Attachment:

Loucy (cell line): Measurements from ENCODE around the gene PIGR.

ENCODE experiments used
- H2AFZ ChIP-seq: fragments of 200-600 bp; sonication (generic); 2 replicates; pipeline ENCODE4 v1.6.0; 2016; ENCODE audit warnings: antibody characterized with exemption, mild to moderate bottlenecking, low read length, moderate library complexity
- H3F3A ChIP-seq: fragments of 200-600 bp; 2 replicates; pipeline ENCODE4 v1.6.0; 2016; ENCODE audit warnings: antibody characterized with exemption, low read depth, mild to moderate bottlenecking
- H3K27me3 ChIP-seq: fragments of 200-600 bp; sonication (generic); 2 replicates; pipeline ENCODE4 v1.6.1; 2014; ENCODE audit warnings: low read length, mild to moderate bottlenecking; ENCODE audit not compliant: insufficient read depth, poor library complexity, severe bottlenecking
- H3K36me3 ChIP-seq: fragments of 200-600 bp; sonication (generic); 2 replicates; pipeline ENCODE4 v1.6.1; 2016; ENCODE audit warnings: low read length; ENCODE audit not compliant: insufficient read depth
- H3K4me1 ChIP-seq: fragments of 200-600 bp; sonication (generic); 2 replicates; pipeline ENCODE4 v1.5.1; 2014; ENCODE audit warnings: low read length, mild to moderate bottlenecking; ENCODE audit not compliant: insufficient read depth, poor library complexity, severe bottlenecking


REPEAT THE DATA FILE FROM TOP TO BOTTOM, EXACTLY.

Loucy (cell line): Measurements from ENCODE around the gene PIGR.

ENCODE experiments used
- H2AFZ ChIP-seq: fragments of 200-600 bp; sonication (generic); 2 replicates; pipeline ENCODE4 v1.6.0; 2016; ENCODE audit warnings: antibody characterized with exemption, mild to moderate bottlenecking, low read length, moderate library complexity
- H3F3A ChIP-seq: fragments of 200-600 bp; 2 replicates; pipeline ENCODE4 v1.6.0; 2016; ENCODE audit warnings: antibody characterized with exemption, low read depth, mild to moderate bottlenecking
- H3K27me3 ChIP-seq: fragments of 200-600 bp; sonication (generic); 2 replicates; pipeline ENCODE4 v1.6.1; 2014; ENCODE audit warnings: low read length, mild to moderate bottlenecking; ENCODE audit not compliant: insufficient read depth, poor library complexity, severe bottlenecking
- H3K36me3 ChIP-seq: fragments of 200-600 bp; sonication (generic); 2 replicates; pipeline ENCODE4 v1.6.1; 2016; ENCODE audit warnings: low read length; ENCODE audit not compliant: insufficient read depth
- H3K4me1 ChIP-seq: fragments of 200-600 bp; sonication (generic); 2 replicates; pipeline ENCODE4 v1.5.1; 2014; ENCODE audit warnings: low read length, mild to moderate bottlenecking; ENCODE audit not compliant: insufficient read depth, poor library complexity, severe bottlenecking